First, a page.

Butterfly Gardening with Kids
Host plants—often weeds, wildflowers, shrubs, or trees native to the area—encourage butterflies to lay eggs. While host plants are generally not as colorful as the bright flowers that feed the butterflies, they are necessary for breeding, to continue the egg-to-butterfly life cycle. “Carrot, dill, milkweed, and parsley are all good plants for a kids’ garden that the larvae feed on while they’re growing,” says Gifford.
There is a wide variety of both nectar and host plants for nearly all climate zones, and it’s helpful to choose plants native to your area. “Identify a list of plants you would choose for attracting butterflies and then from there, select plants that are durable,” recommends Gifford. “Pick things you would choose for any other kids’ garden. You don’t want small delicate flowers since kids will tromp through the garden.”
Some common nectar plants are aster, black-eyed Susan, butterfly bush, butterfly weed, cosmos, lantana, lavender, liatris, marigold, phlox, purple coneflower, and zinnia. To get information on butterfly plants for your area, the NGA suggests contacting your state’s National Wildlife Federation chapter, or a local botanic garden or arboretum.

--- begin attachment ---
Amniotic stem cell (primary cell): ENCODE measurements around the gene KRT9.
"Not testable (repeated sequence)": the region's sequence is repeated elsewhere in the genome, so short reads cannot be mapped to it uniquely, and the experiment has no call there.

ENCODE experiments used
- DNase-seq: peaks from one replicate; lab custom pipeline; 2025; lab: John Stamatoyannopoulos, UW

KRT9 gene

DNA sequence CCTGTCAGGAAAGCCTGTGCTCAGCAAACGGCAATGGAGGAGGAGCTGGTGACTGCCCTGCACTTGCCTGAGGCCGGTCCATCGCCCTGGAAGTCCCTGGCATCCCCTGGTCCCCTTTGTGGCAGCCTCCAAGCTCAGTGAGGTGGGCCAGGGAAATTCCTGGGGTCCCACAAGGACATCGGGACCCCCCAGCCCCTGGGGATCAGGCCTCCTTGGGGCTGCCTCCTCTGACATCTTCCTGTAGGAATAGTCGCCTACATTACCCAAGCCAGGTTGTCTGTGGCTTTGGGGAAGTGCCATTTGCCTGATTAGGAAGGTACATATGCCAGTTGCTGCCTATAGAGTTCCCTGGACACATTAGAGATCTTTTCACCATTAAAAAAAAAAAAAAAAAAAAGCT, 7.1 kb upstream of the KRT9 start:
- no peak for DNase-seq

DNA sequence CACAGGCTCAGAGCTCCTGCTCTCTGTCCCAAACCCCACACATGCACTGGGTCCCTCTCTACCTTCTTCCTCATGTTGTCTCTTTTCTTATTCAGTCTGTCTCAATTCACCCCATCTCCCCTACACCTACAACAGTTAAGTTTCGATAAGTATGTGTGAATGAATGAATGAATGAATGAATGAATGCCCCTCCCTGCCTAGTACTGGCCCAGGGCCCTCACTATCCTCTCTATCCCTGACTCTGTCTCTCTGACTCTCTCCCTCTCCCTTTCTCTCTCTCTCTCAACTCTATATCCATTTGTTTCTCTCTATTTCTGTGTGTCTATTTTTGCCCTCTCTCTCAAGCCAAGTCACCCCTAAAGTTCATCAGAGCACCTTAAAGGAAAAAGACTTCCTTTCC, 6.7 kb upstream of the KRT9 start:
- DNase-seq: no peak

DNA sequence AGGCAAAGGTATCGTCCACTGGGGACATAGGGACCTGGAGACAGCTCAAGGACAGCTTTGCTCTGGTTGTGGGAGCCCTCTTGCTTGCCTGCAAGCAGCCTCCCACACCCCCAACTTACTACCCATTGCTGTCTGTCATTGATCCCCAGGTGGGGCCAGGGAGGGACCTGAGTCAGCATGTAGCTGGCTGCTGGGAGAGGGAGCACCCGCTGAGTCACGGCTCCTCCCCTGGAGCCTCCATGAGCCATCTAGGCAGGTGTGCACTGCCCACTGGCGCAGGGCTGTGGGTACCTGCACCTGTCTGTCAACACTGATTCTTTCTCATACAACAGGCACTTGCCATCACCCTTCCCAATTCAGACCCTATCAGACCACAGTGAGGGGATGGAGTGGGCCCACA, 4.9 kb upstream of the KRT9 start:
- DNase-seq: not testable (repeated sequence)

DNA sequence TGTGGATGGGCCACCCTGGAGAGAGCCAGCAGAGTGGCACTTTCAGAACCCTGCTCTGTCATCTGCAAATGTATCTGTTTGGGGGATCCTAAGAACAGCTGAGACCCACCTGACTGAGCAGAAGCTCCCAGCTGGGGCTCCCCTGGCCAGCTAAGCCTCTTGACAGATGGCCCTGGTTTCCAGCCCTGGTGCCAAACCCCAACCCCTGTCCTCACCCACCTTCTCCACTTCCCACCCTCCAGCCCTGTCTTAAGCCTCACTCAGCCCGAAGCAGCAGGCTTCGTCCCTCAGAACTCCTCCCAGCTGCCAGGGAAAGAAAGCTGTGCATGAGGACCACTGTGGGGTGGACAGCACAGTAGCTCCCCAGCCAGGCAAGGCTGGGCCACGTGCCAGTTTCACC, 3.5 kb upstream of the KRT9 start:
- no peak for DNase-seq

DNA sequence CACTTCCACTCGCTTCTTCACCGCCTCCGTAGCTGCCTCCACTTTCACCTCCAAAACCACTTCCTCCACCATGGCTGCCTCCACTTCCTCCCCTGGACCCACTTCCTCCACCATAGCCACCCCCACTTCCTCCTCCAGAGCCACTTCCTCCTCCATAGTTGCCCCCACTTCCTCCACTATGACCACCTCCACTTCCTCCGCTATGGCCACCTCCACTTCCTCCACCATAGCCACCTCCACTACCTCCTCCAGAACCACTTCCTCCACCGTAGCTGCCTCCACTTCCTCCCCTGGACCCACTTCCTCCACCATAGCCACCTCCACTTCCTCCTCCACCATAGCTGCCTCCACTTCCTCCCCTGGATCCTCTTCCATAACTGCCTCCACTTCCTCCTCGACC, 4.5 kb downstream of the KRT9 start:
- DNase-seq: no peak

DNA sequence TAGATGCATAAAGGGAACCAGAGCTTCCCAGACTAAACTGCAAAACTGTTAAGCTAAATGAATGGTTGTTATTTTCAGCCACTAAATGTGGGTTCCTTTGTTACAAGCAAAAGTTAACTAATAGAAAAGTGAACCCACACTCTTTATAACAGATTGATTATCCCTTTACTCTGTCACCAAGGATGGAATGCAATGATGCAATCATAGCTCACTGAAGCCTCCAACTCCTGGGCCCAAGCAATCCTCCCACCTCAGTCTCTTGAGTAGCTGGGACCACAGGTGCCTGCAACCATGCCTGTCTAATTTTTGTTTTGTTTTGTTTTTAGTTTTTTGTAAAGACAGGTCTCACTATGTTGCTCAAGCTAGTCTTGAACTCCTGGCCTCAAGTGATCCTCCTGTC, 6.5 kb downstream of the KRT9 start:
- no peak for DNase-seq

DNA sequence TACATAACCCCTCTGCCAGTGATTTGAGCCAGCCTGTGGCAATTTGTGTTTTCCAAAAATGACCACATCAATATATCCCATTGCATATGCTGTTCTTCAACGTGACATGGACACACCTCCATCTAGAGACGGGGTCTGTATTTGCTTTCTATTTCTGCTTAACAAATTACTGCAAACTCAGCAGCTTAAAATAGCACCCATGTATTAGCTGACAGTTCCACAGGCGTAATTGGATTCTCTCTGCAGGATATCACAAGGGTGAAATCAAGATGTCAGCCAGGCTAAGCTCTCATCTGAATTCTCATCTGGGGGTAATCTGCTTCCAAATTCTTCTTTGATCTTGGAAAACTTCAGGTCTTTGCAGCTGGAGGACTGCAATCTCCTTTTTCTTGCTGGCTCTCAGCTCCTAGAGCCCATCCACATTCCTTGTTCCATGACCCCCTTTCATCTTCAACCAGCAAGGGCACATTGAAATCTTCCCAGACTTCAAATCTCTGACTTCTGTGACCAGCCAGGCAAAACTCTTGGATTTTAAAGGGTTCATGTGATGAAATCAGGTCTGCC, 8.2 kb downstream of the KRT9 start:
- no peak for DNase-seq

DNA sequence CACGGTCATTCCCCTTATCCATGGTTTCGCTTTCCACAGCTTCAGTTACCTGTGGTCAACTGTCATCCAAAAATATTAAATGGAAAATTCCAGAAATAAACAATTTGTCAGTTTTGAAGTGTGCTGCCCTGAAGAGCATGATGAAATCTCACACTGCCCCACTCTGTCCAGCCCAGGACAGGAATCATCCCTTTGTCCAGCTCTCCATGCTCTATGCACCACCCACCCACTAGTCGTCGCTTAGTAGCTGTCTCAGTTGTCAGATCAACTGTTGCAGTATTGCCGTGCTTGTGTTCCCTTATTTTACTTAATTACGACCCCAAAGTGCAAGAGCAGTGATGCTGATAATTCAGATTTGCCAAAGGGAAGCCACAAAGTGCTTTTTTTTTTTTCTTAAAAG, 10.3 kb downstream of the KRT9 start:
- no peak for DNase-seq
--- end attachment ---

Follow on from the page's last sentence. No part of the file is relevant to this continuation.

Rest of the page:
In addition, gardeners should never use insecticides on plants in a butterfly garden. Chemicals designed to kill pests will also kill caterpillars and beautiful butterflies. It’s also important because you don’t want to expose children to dangerous insecticides, says Rick Mikula, the expert known as The Butterfly Guy and author of several gardening books including The Family Butterfly Book. “If children are playing with the plants or looking for caterpillars, they will touch the plants and then put their hands in their mouths,” says Mikula. The residue can be damaging to little bodies in even small doses. Certain plants such as marigolds, petunias and herbs can naturally repel pests.
Fun for Kids and Educational, Too!
Children are naturally enthralled by the graceful, delicate beauty of butterflies, and love hands-on working and exploring in an outdoor garden. “I think the greatest part is the interaction between plants and critters,” says Gifford. “Kids are starting to understand the ecology of our natural world. Plants rely on insects, and bugs rely on plants.”
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